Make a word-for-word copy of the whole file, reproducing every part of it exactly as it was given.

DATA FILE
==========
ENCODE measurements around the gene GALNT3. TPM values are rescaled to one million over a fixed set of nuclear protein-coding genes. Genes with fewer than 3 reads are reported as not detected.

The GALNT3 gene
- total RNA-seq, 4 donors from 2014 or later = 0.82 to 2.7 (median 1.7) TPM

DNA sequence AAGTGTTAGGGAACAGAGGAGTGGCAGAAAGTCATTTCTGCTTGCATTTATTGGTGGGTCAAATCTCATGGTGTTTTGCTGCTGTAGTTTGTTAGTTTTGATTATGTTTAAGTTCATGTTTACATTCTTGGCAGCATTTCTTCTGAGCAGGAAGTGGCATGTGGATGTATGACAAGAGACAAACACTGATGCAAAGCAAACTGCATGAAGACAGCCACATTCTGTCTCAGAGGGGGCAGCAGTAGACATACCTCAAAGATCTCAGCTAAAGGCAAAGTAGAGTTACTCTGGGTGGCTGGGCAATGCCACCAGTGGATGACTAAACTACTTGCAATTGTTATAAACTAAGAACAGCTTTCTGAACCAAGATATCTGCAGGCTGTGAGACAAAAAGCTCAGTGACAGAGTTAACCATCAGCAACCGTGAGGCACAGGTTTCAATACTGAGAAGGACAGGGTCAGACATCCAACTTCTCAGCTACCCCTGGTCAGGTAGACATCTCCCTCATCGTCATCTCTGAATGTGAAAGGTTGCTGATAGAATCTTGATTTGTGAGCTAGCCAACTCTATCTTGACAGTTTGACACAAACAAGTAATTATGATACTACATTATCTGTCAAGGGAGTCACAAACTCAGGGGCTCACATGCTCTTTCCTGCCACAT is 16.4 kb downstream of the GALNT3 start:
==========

ENCODE measurements around the gene GALNT3. TPM values are rescaled to one million over a fixed set of nuclear protein-coding genes. Genes with fewer than 3 reads are reported as not detected.

The GALNT3 gene
- total RNA-seq, 4 donors from 2014 or later = 0.82 to 2.7 (median 1.7) TPM

DNA sequence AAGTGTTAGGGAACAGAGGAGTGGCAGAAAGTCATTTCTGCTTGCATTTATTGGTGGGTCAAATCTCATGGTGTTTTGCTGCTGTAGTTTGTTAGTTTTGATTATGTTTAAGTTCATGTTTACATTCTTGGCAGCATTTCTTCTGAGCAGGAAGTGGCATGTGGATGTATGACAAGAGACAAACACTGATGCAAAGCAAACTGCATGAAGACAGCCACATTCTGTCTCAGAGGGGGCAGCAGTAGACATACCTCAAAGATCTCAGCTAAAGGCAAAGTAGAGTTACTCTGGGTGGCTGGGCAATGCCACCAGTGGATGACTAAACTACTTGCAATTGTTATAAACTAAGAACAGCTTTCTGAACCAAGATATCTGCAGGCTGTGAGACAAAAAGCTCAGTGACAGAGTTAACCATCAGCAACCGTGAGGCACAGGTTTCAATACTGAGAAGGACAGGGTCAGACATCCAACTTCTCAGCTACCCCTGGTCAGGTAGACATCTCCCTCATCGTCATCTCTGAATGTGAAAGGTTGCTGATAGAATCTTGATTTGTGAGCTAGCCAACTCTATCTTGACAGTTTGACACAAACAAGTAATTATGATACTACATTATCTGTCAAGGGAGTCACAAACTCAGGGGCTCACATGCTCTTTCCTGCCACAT is 16.4 kb downstream of the GALNT3 start: